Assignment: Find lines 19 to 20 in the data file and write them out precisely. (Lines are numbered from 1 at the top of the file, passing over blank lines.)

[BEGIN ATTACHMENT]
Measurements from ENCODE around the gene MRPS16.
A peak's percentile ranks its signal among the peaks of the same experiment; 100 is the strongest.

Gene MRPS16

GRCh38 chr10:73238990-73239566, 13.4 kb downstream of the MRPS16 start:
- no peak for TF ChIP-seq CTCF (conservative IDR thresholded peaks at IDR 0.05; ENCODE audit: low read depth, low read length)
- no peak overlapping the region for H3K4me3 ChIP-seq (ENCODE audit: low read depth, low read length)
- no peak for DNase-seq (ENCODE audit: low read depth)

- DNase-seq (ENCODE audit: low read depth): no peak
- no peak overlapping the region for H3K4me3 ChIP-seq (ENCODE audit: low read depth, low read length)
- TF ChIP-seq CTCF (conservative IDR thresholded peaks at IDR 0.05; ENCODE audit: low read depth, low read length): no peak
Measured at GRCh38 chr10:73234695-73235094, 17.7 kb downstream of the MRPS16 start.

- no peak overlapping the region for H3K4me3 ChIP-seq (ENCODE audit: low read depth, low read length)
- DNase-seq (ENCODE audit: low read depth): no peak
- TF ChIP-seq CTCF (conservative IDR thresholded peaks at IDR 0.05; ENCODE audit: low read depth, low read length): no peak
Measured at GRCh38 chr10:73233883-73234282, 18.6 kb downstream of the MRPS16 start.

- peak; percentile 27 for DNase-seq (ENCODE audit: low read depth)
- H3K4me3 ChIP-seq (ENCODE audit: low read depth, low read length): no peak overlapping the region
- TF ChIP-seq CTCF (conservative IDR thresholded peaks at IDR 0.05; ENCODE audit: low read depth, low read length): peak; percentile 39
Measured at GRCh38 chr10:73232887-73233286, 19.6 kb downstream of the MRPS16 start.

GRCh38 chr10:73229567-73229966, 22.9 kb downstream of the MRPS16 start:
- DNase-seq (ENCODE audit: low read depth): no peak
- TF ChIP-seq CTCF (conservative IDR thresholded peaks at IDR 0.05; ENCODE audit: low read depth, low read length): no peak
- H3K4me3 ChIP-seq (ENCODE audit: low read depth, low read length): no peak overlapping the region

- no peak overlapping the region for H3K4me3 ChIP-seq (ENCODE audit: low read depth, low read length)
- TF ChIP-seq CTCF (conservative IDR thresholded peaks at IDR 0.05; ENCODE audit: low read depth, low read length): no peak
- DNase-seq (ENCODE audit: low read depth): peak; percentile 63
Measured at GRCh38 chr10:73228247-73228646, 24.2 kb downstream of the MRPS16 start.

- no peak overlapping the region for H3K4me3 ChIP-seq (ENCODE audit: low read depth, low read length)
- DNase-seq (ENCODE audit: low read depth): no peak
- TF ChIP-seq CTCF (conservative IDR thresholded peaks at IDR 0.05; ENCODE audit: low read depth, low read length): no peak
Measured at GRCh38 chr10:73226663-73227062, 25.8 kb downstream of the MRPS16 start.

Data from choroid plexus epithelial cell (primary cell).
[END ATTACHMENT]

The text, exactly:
Measured at GRCh38 chr10:73232887-73233286, 19.6 kb downstream of the MRPS16 start.

GRCh38 chr10:73229567-73229966, 22.9 kb downstream of the MRPS16 start: